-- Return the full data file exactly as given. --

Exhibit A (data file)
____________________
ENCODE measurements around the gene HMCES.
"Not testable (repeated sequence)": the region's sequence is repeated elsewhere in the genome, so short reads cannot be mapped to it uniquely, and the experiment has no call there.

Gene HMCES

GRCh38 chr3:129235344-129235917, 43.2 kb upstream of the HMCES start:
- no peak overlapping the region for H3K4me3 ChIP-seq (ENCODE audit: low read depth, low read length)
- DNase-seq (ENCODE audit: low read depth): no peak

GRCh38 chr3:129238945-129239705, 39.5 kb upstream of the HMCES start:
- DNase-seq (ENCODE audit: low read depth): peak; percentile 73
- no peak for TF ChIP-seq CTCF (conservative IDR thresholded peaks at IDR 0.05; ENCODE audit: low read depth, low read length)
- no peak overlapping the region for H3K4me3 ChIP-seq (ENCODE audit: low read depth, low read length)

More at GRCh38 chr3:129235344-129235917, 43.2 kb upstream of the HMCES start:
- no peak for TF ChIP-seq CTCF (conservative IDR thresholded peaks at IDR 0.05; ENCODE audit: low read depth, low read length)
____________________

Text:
ENCODE measurements around the gene HMCES.
"Not testable (repeated sequence)": the region's sequence is repeated elsewhere in the genome, so short reads cannot be mapped to it uniquely, and the experiment has no call there.

Gene HMCES

GRCh38 chr3:129235344-129235917, 43.2 kb upstream of the HMCES start:
- no peak overlapping the region for H3K4me3 ChIP-seq (ENCODE audit: low read depth, low read length)
- DNase-seq (ENCODE audit: low read depth): no peak

GRCh38 chr3:129238945-129239705, 39.5 kb upstream of the HMCES start:
- DNase-seq (ENCODE audit: low read depth): peak; percentile 73
- no peak for TF ChIP-seq CTCF (conservative IDR thresholded peaks at IDR 0.05; ENCODE audit: low read depth, low read length)
- no peak overlapping the region for H3K4me3 ChIP-seq (ENCODE audit: low read depth, low read length)

More at GRCh38 chr3:129235344-129235917, 43.2 kb upstream of the HMCES start:
- no peak for TF ChIP-seq CTCF (conservative IDR thresholded peaks at IDR 0.05; ENCODE audit: low read depth, low read length)